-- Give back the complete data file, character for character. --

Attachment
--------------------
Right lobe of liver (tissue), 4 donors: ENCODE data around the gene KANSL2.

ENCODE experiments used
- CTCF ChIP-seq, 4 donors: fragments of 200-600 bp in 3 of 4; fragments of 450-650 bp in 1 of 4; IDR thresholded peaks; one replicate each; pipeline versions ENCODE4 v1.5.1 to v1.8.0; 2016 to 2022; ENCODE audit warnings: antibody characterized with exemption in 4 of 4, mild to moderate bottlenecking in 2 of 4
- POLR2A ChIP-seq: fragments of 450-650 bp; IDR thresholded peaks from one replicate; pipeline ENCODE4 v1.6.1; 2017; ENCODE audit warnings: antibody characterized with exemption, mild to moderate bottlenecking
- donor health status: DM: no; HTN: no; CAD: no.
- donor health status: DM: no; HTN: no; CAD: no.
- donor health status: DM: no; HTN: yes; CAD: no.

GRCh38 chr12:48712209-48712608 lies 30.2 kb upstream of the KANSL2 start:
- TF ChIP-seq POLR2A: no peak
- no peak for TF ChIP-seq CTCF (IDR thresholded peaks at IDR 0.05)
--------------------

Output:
Right lobe of liver (tissue), 4 donors: ENCODE data around the gene KANSL2.

ENCODE experiments used
- CTCF ChIP-seq, 4 donors: fragments of 200-600 bp in 3 of 4; fragments of 450-650 bp in 1 of 4; IDR thresholded peaks; one replicate each; pipeline versions ENCODE4 v1.5.1 to v1.8.0; 2016 to 2022; ENCODE audit warnings: antibody characterized with exemption in 4 of 4, mild to moderate bottlenecking in 2 of 4
- POLR2A ChIP-seq: fragments of 450-650 bp; IDR thresholded peaks from one replicate; pipeline ENCODE4 v1.6.1; 2017; ENCODE audit warnings: antibody characterized with exemption, mild to moderate bottlenecking
- donor health status: DM: no; HTN: no; CAD: no.
- donor health status: DM: no; HTN: no; CAD: no.
- donor health status: DM: no; HTN: yes; CAD: no.

GRCh38 chr12:48712209-48712608 lies 30.2 kb upstream of the KANSL2 start:
- TF ChIP-seq POLR2A: no peak
- no peak for TF ChIP-seq CTCF (IDR thresholded peaks at IDR 0.05)